Thursday, December 31, 2009

The Last Post

Not quite the last post but it is the final one for this year, the 95th in fact. That’s an awful lot of birding, ringing and photography in five months with the equivalent amount of nonsense bashed out on a PC a couple of times a week to get to this, the end result. I can promise that this year’s blog will not finish in a big firework display of red hot bird news and superb photos; more like the usual run of the mill report of this morning’s birding of Over Wyre places with a few average pictures of common birds thrown in. Rarities always were and often are yesterday’s news. So here goes for today 31st December 2009.

The initial route - Burned House Lane, Lambs Lane, Wheel Lane, Fluke Hall Lane, and then Backsands Lane, names that tell stories of ancient farms, flounders and the flat sands of Morecambe Bay. As I drove along six overhead Whooper Swan called in unison as if to emphasise that over here in rural Fylde there are still pockets of the wild and wonderful.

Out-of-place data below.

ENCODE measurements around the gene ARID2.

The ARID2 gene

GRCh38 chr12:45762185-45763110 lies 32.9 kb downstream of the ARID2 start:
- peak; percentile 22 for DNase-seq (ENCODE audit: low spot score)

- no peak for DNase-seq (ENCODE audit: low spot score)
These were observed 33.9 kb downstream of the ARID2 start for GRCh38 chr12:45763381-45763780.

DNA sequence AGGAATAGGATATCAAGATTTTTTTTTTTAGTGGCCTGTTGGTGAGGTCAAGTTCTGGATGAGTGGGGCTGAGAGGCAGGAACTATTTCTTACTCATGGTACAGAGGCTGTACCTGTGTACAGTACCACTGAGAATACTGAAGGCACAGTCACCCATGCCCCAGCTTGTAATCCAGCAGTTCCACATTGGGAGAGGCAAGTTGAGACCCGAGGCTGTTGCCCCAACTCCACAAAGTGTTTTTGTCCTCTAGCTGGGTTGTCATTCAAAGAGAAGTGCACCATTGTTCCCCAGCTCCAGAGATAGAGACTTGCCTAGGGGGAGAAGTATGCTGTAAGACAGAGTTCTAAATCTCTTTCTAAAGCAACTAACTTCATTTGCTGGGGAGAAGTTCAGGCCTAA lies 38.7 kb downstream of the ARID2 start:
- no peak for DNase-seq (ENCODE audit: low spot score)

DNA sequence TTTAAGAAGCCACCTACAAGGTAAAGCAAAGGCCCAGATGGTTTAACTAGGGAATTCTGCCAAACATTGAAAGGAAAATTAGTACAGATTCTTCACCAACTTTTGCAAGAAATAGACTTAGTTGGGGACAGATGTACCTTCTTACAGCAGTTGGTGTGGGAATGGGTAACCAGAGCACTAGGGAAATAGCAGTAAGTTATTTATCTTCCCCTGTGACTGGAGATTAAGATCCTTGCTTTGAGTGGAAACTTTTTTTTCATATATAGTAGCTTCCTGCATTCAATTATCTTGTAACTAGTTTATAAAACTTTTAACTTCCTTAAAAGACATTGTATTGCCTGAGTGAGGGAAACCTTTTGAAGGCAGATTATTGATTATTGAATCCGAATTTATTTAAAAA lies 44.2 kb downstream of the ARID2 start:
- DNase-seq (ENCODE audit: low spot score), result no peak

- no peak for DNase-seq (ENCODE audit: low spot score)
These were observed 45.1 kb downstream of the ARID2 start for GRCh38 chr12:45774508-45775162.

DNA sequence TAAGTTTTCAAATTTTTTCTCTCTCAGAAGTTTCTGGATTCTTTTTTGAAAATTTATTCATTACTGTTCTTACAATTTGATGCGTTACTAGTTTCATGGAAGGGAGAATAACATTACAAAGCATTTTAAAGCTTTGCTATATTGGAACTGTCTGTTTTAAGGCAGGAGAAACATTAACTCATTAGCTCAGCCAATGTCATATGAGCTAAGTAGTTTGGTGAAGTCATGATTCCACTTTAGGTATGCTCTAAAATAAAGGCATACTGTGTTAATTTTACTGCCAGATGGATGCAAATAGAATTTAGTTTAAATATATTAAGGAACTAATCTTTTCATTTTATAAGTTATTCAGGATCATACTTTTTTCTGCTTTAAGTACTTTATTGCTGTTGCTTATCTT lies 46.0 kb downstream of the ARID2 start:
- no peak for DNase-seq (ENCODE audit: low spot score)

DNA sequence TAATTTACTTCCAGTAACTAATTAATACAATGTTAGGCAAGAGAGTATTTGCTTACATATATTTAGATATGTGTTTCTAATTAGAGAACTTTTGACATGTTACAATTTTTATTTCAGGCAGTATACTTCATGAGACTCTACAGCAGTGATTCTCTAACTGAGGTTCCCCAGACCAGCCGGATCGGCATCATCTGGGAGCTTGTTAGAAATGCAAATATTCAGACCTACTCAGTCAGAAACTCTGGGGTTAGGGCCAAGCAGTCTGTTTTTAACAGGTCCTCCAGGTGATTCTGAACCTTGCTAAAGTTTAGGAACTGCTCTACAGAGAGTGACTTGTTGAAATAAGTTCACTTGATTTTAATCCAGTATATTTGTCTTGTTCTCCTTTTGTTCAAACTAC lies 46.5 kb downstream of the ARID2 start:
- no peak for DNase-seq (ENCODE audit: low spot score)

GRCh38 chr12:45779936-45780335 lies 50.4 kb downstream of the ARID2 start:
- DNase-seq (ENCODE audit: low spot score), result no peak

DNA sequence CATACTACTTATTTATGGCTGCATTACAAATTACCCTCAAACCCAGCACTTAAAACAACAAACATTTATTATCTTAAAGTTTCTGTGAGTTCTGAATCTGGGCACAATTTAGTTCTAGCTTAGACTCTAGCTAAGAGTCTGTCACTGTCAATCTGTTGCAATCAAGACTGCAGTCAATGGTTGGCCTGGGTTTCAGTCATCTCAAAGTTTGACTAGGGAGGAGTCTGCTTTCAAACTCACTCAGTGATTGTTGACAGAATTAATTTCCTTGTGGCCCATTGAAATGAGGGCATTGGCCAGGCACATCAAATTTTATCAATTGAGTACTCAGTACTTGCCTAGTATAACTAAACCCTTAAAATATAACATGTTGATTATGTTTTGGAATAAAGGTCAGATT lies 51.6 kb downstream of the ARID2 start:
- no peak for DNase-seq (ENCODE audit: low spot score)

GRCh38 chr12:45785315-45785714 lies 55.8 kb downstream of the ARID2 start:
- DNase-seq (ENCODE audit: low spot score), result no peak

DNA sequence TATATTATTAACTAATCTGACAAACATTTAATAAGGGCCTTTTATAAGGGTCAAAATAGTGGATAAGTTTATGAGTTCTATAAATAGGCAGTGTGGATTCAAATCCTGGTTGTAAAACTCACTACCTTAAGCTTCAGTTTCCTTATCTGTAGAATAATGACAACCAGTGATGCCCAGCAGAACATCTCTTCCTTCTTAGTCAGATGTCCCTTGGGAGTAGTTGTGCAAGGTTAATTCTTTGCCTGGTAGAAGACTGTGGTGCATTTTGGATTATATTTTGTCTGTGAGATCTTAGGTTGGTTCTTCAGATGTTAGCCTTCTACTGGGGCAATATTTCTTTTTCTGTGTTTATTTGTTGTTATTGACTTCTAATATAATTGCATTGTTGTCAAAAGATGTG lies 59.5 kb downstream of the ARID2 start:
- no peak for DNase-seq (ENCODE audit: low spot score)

Whooper Swan

In the last few days the alien frozen fields have gradually given way to the more familiar damp, soggy Pilling landscape of old so that where the frost relented, the waders returned to probe through or pick over the soil. Between Fluke and Lane Ends I totted up 210 Lapwing, 80 Golden Plover, 18 Curlew and 90 Redshank with just the occasional Oystercatcher turning carrot bill to brown stick. So if yesterday was a duck day, today so soon was turning out to be a wader day.